It’s a well-known fact that including vegetables in your diet is a great way to improve your health. When it comes to the foundation of your diet the focus should be on non-starchy vegetables and fruit. You get more nutrients, minerals, vitamins and fiber per calorie with these foods than any other. In addition to this, an important component contained in most vegetables is phytochemicals, which have been cited as having extreme beneficial effects on human health and in some studies have shown to reduce the risk for certain types of cancer.
Vegetables should be the food group with the highest volume in our diet compared to other foods. EVERY time you eat at least half of your plate should be non-starchy vegetables and some fruit (ideal ratio of 3 to 1).
Vegetables are generally classified as non-starchy and starchy vegetables. Since the average person already consumes a significant amount of carbohydrates every day, attention should be placed on non-starchy vegetables, rather than the starchy vegetables such as corn and potatoes.
We should all aim to change our habits to allow at least 7 to 9 cups of the non-starchy veggies each day. Depending on your activity level and leanness, you may do well adding a few moderate servings of fruits or starchier foods– but everyone is unique with how they respond to higher quantities of concentrated carbohydrates, so use caution with large amount.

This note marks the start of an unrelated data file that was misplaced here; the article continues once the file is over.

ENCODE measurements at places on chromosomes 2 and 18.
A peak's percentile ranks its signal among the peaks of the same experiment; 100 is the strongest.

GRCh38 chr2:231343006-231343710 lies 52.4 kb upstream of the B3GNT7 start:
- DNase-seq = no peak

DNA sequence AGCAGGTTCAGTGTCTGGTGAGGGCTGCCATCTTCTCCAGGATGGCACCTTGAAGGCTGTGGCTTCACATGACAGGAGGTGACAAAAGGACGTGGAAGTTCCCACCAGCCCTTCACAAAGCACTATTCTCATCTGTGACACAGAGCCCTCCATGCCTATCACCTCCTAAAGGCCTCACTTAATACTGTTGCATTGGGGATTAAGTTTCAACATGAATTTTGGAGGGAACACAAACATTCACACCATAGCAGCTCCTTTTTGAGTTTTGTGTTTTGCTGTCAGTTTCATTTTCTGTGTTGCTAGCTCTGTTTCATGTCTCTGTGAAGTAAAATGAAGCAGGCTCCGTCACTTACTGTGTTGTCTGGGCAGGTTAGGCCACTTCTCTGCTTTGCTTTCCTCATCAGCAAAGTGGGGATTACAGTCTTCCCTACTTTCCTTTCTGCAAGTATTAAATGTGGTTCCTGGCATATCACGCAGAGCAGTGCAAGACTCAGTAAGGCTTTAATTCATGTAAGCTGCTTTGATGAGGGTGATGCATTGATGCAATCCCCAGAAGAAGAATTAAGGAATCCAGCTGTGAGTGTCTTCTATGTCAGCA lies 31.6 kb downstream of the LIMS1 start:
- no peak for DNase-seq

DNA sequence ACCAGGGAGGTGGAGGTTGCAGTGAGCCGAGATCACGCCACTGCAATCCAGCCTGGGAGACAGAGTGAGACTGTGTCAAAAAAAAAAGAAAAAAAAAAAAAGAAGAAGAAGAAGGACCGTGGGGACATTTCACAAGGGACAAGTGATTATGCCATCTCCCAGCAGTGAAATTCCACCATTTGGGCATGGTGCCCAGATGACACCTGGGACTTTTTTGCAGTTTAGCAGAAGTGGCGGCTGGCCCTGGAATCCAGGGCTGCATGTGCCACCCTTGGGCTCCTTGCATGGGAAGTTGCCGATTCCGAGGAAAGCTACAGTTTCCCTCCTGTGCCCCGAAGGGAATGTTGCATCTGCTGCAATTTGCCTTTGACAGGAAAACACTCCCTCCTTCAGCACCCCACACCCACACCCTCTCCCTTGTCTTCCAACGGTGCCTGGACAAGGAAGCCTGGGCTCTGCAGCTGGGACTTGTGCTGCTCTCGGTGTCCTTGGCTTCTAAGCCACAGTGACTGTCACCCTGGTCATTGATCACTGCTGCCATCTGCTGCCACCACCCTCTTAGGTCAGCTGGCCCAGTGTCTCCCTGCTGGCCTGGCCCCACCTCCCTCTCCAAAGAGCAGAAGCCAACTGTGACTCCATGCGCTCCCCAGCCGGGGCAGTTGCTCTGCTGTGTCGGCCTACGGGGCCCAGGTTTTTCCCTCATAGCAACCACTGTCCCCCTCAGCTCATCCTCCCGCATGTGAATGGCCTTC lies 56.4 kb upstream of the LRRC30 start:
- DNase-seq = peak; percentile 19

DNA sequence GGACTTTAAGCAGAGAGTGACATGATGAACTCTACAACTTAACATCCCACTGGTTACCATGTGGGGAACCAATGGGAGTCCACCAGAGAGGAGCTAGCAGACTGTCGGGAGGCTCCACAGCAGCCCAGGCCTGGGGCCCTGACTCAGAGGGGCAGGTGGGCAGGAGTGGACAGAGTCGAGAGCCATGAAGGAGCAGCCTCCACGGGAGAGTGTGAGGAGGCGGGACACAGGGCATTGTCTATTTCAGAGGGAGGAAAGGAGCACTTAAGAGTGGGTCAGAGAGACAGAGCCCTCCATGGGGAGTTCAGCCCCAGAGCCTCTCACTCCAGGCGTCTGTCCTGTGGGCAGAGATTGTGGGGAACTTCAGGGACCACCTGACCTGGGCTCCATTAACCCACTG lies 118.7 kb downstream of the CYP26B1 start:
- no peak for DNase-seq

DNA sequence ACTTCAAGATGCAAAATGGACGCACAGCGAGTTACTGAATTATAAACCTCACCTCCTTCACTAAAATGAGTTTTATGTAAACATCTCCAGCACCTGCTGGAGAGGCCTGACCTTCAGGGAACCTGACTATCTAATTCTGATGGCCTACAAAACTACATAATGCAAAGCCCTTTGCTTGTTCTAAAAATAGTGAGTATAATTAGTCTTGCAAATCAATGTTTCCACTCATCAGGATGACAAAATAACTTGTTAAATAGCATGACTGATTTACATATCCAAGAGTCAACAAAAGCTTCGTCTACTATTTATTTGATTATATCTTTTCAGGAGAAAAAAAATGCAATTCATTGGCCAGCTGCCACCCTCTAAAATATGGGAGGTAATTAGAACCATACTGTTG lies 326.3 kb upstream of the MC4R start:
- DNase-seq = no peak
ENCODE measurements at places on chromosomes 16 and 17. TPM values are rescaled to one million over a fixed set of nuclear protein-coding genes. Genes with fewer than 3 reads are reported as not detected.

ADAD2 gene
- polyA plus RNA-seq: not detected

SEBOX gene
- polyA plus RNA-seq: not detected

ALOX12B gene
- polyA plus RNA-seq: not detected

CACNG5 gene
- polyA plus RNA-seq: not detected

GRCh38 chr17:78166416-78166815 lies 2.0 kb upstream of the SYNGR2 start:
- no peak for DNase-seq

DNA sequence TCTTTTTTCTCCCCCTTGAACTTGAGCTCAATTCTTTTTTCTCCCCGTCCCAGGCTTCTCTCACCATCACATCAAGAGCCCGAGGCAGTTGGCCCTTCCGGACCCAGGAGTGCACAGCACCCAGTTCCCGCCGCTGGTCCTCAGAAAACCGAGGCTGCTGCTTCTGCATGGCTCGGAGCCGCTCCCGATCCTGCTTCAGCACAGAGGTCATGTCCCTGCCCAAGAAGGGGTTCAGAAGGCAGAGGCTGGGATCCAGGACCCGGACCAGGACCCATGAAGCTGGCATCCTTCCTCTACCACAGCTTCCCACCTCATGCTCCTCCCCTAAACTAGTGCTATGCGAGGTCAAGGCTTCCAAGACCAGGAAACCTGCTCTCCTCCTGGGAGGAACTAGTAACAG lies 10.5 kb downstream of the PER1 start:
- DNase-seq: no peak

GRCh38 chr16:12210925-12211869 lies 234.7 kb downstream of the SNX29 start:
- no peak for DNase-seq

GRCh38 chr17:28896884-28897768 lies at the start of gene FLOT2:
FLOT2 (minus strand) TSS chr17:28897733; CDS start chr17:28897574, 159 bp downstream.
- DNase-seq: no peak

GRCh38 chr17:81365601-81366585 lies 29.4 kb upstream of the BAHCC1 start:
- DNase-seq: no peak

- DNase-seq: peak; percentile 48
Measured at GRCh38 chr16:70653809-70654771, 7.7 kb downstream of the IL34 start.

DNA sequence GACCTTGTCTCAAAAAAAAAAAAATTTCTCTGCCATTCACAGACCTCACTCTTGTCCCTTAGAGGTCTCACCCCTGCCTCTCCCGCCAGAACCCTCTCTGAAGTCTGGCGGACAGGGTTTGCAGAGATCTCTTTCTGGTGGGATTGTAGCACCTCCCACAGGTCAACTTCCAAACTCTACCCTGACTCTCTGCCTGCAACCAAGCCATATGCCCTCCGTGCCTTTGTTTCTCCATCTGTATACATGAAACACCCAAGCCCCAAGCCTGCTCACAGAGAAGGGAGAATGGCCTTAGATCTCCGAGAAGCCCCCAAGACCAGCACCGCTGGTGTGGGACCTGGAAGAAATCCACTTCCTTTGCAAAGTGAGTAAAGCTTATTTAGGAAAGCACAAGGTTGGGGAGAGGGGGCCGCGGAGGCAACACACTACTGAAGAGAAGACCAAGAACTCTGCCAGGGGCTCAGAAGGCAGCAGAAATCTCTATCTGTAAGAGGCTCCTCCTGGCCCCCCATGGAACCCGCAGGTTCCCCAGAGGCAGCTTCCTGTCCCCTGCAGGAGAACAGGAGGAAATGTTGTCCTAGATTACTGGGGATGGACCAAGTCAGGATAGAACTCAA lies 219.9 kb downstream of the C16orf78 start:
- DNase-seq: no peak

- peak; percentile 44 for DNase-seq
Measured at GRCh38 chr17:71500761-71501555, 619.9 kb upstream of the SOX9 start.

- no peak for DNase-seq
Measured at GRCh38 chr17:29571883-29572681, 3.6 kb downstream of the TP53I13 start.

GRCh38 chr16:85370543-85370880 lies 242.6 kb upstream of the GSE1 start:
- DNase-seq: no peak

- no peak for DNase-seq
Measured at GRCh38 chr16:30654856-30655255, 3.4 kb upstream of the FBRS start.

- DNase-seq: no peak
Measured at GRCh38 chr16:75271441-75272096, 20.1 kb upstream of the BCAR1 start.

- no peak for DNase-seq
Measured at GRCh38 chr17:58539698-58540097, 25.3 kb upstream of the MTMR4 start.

When purchasing fresh vegetables, it is important to choose wisely. It’s best that you learn to recognize the signs that a vegetable may be overripe, rotten or otherwise damaged. Some vegetables may not display any evidence of damage on the outside, so it is essential that you only purchase your vegetables from a trusted source. Some fresh vegetables are treated with pesticides, antibacterial and antifungal chemicals in order for them to stay fresh longer. Some of these chemicals can be detrimental to your health, so it is best that you wash each vegetable thoroughly before preparing it for consumption.
Key tips to consider:
-Focus on locally grown produce, it means the vegetables are in season and as fresh and nutrient dense as possible.
-Eat organic when possible. Foods that are treated with pesticides and other chemicals get into your body.. EVEN if you wash them!
-Aim to have ½ of your plate veggies—with a wide variety of colors (different colors mean different nutrients)
-If your objection to eating more vegetables is time, consider buying pre-cut veggies to save time OR precook veggies ahead of time to add to an omelet in the morning or to add in with your quinoa for lunch or dinner.
My personal favorite way to each veggies is to dip them in hummus!
Our supplement(s) of the week is the Herbal Cleanse (part of the 24 Day Challenge) that includes fiber as well as the Probiotic Restore which helps get your metabolism jump started. Fiber is critical to digestion. I would also recommend the Multinutrient Nutrition System (MNS) for those of us who maybe don’t always get the 7-9 servings of veggies we should be each day. Think of MNS as your insurance plan to making sure you get the nutrients, vitamins and minerals you should each day.